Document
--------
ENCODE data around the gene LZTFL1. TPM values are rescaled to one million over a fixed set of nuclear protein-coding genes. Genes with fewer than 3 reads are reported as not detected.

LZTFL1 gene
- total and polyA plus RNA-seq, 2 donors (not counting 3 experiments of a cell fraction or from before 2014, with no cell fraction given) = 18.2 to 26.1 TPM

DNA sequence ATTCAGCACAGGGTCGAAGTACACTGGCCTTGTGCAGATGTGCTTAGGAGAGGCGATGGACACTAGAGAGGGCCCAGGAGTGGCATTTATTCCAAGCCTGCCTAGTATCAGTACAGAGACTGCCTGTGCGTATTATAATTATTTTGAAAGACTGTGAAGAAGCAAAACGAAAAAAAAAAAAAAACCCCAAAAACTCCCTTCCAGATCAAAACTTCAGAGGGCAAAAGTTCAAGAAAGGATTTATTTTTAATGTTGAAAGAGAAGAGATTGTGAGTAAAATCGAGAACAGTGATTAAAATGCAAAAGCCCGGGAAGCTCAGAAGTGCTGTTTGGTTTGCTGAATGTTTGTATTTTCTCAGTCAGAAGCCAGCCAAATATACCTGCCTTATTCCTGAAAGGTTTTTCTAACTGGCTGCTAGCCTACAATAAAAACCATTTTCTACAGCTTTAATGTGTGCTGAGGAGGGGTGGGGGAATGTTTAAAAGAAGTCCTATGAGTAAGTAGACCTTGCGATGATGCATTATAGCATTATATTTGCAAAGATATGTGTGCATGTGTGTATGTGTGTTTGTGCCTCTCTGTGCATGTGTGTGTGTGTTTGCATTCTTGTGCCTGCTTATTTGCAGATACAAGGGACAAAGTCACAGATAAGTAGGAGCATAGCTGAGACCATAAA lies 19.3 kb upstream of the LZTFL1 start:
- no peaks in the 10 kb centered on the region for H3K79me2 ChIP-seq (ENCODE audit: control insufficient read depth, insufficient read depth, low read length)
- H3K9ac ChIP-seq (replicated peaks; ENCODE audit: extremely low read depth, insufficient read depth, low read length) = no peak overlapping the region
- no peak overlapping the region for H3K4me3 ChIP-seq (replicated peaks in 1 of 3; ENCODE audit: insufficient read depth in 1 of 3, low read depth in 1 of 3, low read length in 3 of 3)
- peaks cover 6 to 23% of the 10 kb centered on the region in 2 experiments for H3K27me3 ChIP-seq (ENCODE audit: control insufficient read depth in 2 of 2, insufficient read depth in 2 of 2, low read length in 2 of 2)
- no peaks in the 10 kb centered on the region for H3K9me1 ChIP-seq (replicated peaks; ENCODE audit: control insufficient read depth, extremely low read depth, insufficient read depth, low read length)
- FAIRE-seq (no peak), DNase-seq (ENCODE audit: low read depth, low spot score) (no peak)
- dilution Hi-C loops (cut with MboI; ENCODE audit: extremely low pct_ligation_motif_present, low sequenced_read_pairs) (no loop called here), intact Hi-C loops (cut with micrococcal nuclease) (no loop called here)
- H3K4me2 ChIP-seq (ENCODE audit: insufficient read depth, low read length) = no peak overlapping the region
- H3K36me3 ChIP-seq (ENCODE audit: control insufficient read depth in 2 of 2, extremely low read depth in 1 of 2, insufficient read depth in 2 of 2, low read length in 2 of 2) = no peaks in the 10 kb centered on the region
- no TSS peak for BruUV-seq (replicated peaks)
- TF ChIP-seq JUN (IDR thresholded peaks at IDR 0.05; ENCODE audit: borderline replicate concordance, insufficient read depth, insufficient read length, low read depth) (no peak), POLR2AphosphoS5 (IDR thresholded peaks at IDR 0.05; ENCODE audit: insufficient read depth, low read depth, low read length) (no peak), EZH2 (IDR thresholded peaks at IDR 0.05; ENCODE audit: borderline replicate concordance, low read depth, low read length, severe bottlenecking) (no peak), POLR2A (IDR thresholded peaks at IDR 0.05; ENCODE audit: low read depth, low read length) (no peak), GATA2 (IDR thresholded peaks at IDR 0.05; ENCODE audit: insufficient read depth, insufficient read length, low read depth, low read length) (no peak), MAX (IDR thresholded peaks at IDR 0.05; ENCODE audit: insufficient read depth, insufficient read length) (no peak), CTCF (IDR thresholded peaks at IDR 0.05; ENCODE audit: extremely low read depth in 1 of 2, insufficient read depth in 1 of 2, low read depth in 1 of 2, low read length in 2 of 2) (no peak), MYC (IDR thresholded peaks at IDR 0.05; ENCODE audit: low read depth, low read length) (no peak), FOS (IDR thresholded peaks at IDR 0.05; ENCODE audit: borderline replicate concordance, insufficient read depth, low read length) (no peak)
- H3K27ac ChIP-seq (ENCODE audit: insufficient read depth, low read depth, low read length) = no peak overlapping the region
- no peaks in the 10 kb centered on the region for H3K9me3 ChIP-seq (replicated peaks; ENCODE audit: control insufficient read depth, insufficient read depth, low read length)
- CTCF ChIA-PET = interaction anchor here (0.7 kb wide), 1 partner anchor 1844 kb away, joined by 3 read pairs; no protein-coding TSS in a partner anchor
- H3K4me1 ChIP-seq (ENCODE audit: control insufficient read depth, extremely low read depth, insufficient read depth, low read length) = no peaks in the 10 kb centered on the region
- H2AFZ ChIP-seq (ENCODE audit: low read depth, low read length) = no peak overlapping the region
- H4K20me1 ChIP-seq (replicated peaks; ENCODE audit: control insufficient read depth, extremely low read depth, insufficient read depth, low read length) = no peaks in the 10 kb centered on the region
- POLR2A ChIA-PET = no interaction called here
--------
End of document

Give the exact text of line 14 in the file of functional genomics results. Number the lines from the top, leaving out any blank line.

- no TSS peak for BruUV-seq (replicated peaks)